Overture: Inka Essenhigh, Flash Art, Grady T. Turner, 1999


Inka Essenhigh

Grady T. Turner


    Last spring I saw Inka Essenhigh’s large enamel paintings in a group show, and for weeks they stayed in my mind like a pop song gone weirdly awry.  Against flat fields of acid yellows or greens, Essenhigh painted figures that seemed to be mutating before your eyes.  ONe painting depicted what might have been an orgy or a mass suicide, with knotted red clothes bleeding putty-colored flesh into nude puddles.  Morphing  from one indistinct form to another, Essenhigh’s figures could not be pinned down.

    In a solo show soon afterwards, the paintings seemed to revisit the ancient battle for sexual supremacy, but it was hard to say anything with certainty about such grotesque vignettes.  Essenhigh might paint a beauty contest of decapitated amputees derived from the Nike of Samothrace, or sentence limbless women to the drudgery of nursing, but patriarchal malfeasance is not her subject- or, at least not her only subject.

    Essenhigh hesitates to attribute specific meanings to her work, but admits she tells stories to herself that give narrative unity to each series of paintings.  In the end, the stories may be undetectable, hidden like the countless sketches and erasures underneath the smooth enamel surfaces.  Paintings in her most recent solo exhibition depicted familiar apocalyptic cataclysms, such as flood, fire, and war; in one, a virgin was sacrificed to a volcano.  She notes that most viewers pick up on recurring themes like authority, bondage and warfare, though she is surprised that people find her imagery violent.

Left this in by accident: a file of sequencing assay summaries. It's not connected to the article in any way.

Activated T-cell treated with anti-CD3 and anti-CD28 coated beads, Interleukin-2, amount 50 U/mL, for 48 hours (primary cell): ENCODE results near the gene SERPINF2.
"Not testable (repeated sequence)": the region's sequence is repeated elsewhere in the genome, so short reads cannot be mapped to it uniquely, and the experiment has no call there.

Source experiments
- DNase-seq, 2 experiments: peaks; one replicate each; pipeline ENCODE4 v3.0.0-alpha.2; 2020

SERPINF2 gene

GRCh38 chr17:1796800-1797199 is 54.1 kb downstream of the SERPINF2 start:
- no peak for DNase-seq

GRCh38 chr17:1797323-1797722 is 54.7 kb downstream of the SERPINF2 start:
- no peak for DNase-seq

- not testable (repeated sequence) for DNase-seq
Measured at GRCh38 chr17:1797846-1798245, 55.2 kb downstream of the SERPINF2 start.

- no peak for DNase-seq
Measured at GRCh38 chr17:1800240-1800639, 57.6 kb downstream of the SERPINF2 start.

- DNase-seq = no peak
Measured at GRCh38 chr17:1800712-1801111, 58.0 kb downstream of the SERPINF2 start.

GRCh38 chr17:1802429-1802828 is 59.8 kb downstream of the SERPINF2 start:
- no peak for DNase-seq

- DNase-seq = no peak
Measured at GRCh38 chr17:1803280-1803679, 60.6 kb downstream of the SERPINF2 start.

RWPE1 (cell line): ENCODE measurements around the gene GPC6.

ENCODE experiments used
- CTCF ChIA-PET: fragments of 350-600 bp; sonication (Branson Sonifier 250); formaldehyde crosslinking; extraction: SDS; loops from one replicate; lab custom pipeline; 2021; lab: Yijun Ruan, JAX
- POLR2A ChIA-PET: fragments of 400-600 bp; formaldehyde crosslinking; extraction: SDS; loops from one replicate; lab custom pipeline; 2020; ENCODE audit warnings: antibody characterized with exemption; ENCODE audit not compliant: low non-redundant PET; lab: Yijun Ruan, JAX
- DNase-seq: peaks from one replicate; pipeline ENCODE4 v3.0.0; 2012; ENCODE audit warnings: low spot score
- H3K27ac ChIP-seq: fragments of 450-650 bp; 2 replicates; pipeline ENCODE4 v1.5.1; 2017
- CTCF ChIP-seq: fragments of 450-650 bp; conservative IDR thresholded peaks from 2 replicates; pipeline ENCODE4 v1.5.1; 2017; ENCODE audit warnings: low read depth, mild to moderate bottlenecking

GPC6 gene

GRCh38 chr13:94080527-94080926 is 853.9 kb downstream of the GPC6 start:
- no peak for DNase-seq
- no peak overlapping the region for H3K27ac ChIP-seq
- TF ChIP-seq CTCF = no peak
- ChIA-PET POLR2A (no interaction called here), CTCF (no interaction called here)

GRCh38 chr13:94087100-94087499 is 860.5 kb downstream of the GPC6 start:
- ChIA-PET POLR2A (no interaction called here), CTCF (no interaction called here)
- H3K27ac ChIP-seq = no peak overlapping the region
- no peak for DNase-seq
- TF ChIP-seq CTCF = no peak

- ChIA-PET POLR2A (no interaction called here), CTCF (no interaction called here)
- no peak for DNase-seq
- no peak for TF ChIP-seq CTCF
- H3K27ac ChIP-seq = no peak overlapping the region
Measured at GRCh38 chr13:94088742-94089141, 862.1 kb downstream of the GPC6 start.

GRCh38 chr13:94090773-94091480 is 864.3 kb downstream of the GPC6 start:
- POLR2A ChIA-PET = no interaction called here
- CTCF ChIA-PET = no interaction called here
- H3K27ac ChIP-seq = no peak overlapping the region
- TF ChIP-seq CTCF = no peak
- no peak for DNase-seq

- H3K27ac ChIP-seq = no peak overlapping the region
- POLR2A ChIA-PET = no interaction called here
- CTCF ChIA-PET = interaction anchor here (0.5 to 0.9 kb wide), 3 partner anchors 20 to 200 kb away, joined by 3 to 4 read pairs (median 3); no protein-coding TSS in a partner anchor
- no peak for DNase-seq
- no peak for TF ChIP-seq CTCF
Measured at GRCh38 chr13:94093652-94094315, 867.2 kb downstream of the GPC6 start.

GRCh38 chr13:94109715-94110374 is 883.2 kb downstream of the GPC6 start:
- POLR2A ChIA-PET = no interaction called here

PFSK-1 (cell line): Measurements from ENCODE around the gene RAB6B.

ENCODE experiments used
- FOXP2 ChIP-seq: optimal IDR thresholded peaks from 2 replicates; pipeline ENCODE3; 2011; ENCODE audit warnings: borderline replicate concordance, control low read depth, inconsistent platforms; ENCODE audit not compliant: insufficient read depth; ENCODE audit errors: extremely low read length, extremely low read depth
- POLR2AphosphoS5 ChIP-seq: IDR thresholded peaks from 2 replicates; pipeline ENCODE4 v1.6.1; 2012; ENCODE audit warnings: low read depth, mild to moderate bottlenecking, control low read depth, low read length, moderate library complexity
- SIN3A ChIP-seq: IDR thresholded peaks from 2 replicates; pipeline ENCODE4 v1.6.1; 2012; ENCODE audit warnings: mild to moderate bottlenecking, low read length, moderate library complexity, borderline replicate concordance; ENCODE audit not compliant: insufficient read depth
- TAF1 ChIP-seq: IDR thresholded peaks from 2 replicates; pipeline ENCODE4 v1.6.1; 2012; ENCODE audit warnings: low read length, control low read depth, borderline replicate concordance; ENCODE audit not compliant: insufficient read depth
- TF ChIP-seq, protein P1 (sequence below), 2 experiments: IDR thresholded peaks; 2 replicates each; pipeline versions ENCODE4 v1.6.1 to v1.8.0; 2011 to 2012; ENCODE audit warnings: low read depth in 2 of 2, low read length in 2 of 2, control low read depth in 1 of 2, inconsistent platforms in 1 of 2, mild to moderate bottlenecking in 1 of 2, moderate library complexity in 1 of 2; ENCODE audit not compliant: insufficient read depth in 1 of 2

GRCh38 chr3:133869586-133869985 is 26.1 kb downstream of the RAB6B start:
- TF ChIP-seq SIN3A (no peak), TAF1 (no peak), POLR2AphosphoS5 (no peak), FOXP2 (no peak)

“This one isn’t particularly violent,” Essenhigh said, indicating a painting in which a massive plastic-looking wave threatens to engulf refugees.  “These are people escaping from a tidal wave, storm, or hurricane.  Whatever- the menace is generalized.  It’s awful, but kind of comical too.  I don’t mean to say there is no violence, but if I do take away an arm or a head, it’s not that I’m trying to make a headless person so much as more interesting shape- you don’t need the rest.”  Essenhigh’s icky colors are influenced, she says, by the interiors of institudional buildings like schools and hospitals.  Though the colors can be repellent, Essenhigh says she wants her paintings to be elegant.  This tension between reulsion and attraction also informs her subjects.  “I think about them as being about America: fake, fun, pop, violent, but also quite attractive.”  


Grady T. Turner is a critic based in New York


Inka Essenhigh was born in 1969.


Solo shows: 1998: Stefan Stux, New York; 1999: Deitch Projects, New York.

Group shows: 1996: “Night of 1000 Drawings,” Artists Space, New York; 1997: “Girls! Girls! Girls!,” Grand Salon, New York; 1998: “Pop Surrealism,” The Aldrich Museum, Ridgefield (CT); “Anatomy/Intellect,” Stefanelli, New York.  


Left: Deluge, 1998; above: Oxone Hole, 1998.  Both images: oil on canvas, 72 x 72 inches.  Courtesy Deitch Projects, New York.